Sonja Renee Taylor of TBINAA.
And any time that a “feminist” movement shrugs its shoulders — or rolls its eyes — at intersectionality, it’s failing big time.
Uh, in case you haven’t noticed, the body acceptance movement has a bit of a body rejection problem.
Namely, anyone who isn’t a thin, white, able-bodied, straight, middle class, cisgender woman gets left out of the movement altogether — which, in my opinion, isn’t very accepting.
Essentially, the movement is made for people like me (well, except that I’m not straight) and is kind of like, “Good luck, everyone else!”
So if you’re scrolling through your Tumblr dashboard or your Twitter feed, realizing that, yes, actually, most of the “body-posi” people you follow fall into the categories I listed above, it might be time to diversify your go-to social media badasses.
To start, here’s a list of some of my favorite folks to follow (and/or be friends with, and/or wish I could be friends with).
1. This Is Thin Privilege
Anyone who knows the first thing about fat acceptance is probably already following the likes of Tess Holliday. She’s gotten a ton of amazing press lately for all of the incredible things she’s doing, including her hashtag #EffYourBeautyStandrds. But as much as I appreciate the waves she’s making, her politics usually aren’t too hot (she’s no Jes Baker). I need a more heaping side of radicalism with my fat acceptance, please.
And if you’re like me, then look no further than This Is Thin Privilege, a Tumblr blog that “showcases examples of thin privilege in order to illustrate fatphobia and fat discrimination.”
But also if you’re like me (as in thin), recognize when it’s time to hush up and learn. This is a space for pointing out examples of thin privilege — from families, friends, professionals, doctors, and in media — not questioning it.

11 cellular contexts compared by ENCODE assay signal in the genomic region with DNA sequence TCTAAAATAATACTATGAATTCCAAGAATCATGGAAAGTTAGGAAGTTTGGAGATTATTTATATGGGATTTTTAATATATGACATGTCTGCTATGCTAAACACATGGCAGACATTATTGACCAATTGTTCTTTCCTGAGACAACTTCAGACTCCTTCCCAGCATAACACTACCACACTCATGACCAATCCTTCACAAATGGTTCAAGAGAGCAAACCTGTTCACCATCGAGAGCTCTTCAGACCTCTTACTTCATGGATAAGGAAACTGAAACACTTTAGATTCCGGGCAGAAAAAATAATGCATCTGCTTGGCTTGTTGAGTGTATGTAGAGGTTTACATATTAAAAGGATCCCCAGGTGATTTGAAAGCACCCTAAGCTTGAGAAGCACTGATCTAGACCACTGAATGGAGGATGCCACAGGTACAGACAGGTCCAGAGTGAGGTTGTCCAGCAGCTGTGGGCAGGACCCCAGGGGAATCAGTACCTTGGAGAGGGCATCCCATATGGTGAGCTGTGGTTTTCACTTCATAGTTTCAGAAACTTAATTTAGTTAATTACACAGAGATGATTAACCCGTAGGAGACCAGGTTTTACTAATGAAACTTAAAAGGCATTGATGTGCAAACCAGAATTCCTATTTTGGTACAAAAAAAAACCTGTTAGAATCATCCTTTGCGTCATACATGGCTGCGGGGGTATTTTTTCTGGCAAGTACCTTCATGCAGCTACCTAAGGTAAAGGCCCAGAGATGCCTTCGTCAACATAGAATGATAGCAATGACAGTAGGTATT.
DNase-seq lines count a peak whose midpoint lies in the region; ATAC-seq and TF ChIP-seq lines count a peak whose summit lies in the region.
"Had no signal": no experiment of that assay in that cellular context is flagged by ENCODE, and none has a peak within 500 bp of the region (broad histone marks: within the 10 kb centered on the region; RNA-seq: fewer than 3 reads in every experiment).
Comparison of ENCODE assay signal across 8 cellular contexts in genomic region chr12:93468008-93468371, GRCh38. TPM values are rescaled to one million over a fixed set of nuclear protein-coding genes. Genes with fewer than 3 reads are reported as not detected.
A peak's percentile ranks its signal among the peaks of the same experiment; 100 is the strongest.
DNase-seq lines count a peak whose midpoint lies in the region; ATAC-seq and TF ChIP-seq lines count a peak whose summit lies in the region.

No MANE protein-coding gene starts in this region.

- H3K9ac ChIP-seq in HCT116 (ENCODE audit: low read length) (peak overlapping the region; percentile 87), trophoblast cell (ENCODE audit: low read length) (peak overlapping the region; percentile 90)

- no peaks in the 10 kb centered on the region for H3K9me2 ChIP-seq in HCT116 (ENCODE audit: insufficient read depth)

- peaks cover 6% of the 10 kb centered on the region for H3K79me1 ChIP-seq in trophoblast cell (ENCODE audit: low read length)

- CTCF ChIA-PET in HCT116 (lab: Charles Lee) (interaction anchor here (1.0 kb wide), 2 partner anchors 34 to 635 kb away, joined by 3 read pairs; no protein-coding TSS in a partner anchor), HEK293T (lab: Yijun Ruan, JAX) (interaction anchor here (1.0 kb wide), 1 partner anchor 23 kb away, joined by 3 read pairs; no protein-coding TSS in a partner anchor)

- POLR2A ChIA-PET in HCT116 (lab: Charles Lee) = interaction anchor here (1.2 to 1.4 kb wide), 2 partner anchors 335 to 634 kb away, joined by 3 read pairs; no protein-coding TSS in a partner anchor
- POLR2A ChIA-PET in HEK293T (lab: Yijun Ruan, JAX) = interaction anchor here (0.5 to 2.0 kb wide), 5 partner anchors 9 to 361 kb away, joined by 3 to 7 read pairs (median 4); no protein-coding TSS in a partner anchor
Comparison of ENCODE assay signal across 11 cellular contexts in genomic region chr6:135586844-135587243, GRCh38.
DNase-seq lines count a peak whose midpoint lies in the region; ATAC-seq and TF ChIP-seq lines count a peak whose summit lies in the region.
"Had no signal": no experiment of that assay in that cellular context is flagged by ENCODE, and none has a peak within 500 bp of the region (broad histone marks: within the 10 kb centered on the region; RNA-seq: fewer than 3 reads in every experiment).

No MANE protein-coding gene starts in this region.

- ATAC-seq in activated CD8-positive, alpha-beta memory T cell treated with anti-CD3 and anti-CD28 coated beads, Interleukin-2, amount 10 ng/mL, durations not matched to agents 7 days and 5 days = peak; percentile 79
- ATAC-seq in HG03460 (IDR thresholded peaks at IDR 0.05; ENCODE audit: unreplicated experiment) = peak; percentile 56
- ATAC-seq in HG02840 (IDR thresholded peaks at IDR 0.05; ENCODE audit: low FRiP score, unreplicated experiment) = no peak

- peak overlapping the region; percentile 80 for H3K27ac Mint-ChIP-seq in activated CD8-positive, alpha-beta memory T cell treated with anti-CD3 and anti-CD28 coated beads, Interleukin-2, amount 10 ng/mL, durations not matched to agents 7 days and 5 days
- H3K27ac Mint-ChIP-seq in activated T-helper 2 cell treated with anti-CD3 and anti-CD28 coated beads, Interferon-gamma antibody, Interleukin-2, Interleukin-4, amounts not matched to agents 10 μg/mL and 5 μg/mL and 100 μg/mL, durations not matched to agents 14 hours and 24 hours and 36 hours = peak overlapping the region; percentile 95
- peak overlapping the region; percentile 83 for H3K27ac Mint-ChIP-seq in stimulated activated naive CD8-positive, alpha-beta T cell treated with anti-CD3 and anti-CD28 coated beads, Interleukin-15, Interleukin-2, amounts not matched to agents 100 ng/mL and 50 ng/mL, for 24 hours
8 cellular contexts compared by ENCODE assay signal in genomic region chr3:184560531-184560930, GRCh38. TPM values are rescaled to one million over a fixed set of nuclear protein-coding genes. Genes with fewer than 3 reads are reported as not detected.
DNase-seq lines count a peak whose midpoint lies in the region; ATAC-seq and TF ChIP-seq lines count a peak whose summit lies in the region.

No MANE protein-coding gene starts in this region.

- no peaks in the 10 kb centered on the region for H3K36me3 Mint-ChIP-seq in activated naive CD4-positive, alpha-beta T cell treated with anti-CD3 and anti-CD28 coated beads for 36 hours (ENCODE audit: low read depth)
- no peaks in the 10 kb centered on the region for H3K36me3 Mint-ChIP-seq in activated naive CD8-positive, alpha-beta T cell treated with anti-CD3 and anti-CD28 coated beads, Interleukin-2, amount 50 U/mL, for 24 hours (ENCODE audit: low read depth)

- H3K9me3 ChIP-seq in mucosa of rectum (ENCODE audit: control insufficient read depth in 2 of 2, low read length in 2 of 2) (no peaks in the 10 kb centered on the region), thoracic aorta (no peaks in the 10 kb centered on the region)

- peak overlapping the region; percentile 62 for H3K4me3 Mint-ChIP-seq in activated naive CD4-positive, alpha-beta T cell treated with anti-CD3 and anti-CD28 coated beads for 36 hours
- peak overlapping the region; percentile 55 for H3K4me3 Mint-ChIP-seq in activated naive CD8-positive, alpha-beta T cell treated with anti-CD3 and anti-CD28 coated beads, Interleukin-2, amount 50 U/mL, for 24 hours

And if you’re the kind of person who thinks that, automatically, your feelings and opinions are necessary to insert into every conversation — well, then, this is just the blog for you, because it’ll teach you how that’s so not true.
This blog is not for the weak of heart, as they serve their cultural critiques from a place of sass. But learning to sit in your discomfort when a privilege that you hold is being examined is a necessary step toward being, well, a better human being.
Like This And Want More?
I also recommend following badass babe Cathy Bouris on Twitter, who is always stunning me with her on-point analyses (and makeup). Also, Chronicles of a Mixed Fat Chick and See Body, Love Self are blogs run by two amazing women (Pia Schiavo-Campo and Ivy La Artista, respectively) who represent multiple marginalized identities.
2. The Body Is Not an Apology
Finding a spot on the Internet that honestly, compassionately, and intentionally is like, “Hey — let’s talk about all the body issues” isn’t easy. But The Body Is Not an Apology — run by the ever-amazing thinker and poet, Sonya Renee Taylor — isn’t here to talk about body image from a singular place.